Alexander MilesBorn 1838
Improved Method for Opening and Closing Elevator Doors
Patent #: 371,207
Alexander Miles, who contributed to the elevator industry, was an African-American inventor of the late 19th century who was able to transcend racial barriers in the United States.
Miles attached a flexible belt to the elevator cage, and when the belt came into contact with drums positioned along the elevator shaft just above and below the floors, it allowed the elevator shaft doors to operate at the appropriate times. The elevator doors themselves were automated through a series of levers and rollers.
Before working on elevator engineering, Miles experimented with the creation of hair products. The influence of his elevator patent is still seen in modern designs, since the automatic opening and closing of elevator and elevator shaft doors is a standard feature.
Miles, who was born in Duluth, Minnesota, designed an elevator that was able to open and close its own doors and the elevator shaft doors. When the elevator would arrive or depart from a given floor, the doors would move automatically. Previously, the opening and closing of the doors of both the shaft and the elevator had to be completed manually by either the elevator operator or by passengers, contributing greatly to the hazards of operating an elevator.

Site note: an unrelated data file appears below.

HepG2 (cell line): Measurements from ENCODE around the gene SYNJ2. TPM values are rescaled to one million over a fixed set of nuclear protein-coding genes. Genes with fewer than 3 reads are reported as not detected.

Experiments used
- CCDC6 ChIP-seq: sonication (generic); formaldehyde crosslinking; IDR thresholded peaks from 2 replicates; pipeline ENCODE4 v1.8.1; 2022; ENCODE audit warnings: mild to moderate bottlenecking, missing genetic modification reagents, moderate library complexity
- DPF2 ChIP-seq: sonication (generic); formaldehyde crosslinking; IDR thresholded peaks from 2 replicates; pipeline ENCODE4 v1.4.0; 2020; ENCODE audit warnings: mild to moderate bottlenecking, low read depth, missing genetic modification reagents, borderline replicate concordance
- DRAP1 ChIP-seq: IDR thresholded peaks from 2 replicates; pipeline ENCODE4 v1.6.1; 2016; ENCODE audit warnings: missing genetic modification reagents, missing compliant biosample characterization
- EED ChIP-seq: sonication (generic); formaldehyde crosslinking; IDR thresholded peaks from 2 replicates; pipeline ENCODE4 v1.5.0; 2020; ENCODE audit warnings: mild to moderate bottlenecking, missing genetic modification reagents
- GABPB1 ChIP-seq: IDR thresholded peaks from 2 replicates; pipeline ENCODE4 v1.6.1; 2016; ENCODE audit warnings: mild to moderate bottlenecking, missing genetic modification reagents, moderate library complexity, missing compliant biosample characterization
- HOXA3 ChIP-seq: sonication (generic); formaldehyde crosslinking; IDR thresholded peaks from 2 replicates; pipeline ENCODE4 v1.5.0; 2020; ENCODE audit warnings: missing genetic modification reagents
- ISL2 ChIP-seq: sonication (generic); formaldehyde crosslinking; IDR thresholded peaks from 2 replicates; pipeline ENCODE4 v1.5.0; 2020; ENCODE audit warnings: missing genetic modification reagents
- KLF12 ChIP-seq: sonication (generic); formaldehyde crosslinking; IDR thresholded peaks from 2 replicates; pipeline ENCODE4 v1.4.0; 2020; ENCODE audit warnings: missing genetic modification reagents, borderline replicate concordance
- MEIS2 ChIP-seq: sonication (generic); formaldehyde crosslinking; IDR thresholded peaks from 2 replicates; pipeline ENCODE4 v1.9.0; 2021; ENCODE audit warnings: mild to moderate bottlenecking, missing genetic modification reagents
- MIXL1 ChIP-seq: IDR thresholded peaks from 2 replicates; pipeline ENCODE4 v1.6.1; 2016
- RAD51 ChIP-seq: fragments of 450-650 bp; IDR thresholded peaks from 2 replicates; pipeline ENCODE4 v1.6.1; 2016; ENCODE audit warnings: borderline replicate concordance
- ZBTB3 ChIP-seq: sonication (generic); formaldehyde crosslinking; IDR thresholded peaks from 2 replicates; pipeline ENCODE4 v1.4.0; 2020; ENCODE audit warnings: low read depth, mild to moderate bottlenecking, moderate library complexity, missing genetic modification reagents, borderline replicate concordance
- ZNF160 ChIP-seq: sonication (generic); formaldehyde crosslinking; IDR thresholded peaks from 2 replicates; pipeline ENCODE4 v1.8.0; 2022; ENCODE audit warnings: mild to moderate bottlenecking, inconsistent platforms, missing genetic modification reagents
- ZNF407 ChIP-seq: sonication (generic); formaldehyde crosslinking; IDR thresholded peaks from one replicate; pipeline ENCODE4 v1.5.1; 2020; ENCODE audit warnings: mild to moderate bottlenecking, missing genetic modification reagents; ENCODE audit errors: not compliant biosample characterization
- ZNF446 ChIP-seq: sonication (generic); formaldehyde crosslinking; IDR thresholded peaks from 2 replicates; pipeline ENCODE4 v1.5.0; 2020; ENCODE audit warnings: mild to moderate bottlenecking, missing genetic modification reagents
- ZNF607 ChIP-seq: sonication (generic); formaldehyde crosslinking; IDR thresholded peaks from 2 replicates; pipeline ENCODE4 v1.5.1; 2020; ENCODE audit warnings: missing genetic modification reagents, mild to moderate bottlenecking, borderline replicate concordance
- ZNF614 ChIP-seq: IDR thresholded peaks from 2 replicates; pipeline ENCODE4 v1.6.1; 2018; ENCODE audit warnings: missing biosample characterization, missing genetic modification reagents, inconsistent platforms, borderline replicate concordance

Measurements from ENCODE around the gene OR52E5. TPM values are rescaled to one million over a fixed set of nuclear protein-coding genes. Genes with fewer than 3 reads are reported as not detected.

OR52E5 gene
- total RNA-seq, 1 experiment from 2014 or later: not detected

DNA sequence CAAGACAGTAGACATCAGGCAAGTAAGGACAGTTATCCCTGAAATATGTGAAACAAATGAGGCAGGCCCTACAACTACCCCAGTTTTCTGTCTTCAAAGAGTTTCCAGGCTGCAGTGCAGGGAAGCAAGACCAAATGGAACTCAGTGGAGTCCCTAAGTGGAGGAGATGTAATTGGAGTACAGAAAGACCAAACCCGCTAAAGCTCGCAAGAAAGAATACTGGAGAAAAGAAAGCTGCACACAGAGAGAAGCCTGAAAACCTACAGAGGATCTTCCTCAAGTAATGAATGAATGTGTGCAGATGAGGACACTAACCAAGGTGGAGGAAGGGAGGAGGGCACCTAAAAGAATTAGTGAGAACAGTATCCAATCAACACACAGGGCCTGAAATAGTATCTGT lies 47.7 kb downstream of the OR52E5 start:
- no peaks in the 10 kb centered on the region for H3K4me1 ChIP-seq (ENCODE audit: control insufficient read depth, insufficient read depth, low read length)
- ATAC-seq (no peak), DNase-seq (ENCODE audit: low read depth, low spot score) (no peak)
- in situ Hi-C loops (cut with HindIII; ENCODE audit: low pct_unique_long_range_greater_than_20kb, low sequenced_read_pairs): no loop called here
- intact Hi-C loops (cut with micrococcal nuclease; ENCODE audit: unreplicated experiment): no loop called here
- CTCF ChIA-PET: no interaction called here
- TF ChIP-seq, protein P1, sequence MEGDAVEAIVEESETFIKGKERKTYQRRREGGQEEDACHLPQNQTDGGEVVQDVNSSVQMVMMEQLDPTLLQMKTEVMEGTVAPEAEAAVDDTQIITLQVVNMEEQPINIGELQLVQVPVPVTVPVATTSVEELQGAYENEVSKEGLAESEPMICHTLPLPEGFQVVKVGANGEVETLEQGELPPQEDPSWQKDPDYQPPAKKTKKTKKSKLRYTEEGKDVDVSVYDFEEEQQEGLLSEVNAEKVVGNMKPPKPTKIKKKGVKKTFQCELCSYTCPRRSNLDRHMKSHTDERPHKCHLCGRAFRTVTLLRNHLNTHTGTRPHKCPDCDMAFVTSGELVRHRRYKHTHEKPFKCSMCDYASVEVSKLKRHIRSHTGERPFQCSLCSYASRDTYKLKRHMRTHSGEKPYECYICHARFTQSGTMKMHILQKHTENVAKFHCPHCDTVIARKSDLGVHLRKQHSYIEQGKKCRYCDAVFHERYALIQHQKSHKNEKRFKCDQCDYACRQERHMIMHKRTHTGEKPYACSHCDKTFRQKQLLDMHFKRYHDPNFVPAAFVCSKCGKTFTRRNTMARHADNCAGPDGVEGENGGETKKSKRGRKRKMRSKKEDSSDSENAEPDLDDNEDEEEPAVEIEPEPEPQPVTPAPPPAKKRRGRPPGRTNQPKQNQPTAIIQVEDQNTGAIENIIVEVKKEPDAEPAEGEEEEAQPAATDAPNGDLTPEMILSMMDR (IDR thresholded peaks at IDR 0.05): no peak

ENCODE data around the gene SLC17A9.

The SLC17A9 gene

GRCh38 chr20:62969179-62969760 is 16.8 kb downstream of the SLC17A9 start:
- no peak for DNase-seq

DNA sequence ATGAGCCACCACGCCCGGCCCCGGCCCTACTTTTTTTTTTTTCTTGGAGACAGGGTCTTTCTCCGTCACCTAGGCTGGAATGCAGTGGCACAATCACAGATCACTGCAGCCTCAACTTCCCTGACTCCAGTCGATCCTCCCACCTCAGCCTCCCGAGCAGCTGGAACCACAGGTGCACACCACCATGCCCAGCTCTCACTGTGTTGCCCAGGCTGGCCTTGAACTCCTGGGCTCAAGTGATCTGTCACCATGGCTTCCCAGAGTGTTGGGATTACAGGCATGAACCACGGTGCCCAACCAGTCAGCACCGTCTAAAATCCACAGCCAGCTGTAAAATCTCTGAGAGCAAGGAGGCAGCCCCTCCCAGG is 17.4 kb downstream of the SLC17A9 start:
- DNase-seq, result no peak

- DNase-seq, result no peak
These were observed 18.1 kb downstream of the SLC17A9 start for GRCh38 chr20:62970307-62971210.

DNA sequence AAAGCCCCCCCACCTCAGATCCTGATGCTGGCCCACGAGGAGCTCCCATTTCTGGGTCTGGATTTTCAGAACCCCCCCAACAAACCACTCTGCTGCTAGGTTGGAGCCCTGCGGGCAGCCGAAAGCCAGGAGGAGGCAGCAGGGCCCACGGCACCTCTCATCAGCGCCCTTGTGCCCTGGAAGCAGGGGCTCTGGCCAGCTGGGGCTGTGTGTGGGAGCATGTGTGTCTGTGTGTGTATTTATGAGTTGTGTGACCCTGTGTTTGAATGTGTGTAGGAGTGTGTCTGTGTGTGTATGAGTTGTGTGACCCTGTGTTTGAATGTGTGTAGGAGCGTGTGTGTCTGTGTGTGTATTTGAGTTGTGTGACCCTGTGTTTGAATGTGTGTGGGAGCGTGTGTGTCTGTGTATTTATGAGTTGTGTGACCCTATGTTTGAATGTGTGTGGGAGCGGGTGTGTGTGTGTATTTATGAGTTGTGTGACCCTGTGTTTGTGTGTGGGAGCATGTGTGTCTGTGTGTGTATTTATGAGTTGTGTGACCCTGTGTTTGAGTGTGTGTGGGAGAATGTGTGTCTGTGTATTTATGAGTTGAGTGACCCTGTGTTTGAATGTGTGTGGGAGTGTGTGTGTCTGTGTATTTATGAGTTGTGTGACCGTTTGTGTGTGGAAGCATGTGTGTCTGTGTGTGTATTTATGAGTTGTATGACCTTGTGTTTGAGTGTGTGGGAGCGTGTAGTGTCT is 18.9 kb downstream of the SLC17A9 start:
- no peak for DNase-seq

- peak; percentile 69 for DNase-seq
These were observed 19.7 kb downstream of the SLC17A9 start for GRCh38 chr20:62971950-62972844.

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Tuesday, 19 November 2013
BLACK SOCIAL HISTORY : AFRICAN AMERICAN " ALEXANDER MILES " WAS AN INVENTOR WHO WAS BEST KNOWN FOR BEING AWARDED A PATENT FOR AN OPENING AND CLOSING ELEVATOR DOOR DESIGN IN 1887 : GOES INTO THE " HALL OF BLACK GENIUS "
BLACK SOCIAL HISTORY Alexander Miles May 18, 1838 - May 7, 1918 was an African-American inventor who was best known for being awarded a patent for an automatically opening and closing elevator door design in 1887. He was awarded the patent, U.S. Patent 371,207, on October 11, 1887.
Alexander Miles was born in Ohio, probably in Pickaway County near the town of Circleville, in 1838 the son of Michael and Mary (Pompey) Miles. Miles may have resided in the nearby town of Chillicothe, Ohio, but subsequently moved to Waukesha, Wisconsin where he earned a living as a barber. After a move to Winona, Minnesota, he met and married Mrs. Candace J. (Shedd) Dunlap, of La Porte, Indiana, a widow with two children who was four years his senior and a native of New York. Together they had a daughter, born in 1876, named Grace. Shortly after her birth, the family relocated to Duluth, Minnesota.
The family moved to Chicago, Illinois by 1889, where Miles was listed in the city directories as a laborer However, by 1900, he listed himself as an insurance agent. Around 1903, they moved again, to Seattle, Washington where he worked in a hotel as a barber.